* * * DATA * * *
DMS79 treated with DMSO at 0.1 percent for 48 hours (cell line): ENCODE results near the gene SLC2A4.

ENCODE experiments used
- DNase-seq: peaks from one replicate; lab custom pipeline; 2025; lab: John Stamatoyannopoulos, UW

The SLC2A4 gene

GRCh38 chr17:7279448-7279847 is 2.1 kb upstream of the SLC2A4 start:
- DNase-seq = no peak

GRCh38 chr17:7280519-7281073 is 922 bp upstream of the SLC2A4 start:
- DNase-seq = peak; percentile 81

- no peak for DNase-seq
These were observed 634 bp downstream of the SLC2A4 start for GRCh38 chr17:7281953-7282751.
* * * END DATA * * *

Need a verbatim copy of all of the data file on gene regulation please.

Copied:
DMS79 treated with DMSO at 0.1 percent for 48 hours (cell line): ENCODE results near the gene SLC2A4.

ENCODE experiments used
- DNase-seq: peaks from one replicate; lab custom pipeline; 2025; lab: John Stamatoyannopoulos, UW

The SLC2A4 gene

GRCh38 chr17:7279448-7279847 is 2.1 kb upstream of the SLC2A4 start:
- DNase-seq = no peak

GRCh38 chr17:7280519-7281073 is 922 bp upstream of the SLC2A4 start:
- DNase-seq = peak; percentile 81

- no peak for DNase-seq
These were observed 634 bp downstream of the SLC2A4 start for GRCh38 chr17:7281953-7282751.